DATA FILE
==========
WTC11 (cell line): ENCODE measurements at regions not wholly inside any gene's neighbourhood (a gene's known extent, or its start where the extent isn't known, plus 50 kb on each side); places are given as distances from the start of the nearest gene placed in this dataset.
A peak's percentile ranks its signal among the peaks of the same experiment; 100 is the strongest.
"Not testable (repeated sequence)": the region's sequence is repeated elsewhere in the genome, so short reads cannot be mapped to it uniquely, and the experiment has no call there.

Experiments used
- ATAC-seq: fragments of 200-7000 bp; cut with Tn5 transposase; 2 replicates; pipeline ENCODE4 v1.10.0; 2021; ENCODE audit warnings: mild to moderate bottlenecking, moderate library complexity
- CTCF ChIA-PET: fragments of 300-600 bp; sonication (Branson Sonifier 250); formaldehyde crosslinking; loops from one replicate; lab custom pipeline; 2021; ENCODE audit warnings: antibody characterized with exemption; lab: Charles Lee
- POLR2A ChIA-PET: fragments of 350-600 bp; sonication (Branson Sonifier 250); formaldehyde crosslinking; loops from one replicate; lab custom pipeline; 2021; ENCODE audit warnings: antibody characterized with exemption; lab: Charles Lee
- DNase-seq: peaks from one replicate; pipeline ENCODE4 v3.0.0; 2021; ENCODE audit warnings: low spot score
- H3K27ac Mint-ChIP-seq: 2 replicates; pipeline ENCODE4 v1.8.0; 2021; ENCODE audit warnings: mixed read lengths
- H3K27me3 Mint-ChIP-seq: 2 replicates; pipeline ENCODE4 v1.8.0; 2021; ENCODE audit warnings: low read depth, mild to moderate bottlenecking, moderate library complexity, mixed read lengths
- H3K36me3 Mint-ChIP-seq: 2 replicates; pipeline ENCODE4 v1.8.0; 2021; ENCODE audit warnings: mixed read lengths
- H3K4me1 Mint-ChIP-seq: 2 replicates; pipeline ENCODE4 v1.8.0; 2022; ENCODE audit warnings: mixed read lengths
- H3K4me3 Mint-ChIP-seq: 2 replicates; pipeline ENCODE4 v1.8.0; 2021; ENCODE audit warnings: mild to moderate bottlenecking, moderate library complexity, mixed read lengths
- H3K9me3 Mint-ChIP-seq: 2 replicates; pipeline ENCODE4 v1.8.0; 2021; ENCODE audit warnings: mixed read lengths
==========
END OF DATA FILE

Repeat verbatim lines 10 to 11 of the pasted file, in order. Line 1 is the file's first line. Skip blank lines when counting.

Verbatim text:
- H3K27me3 Mint-ChIP-seq: 2 replicates; pipeline ENCODE4 v1.8.0; 2021; ENCODE audit warnings: low read depth, mild to moderate bottlenecking, moderate library complexity, mixed read lengths
- H3K36me3 Mint-ChIP-seq: 2 replicates; pipeline ENCODE4 v1.8.0; 2021; ENCODE audit warnings: mixed read lengths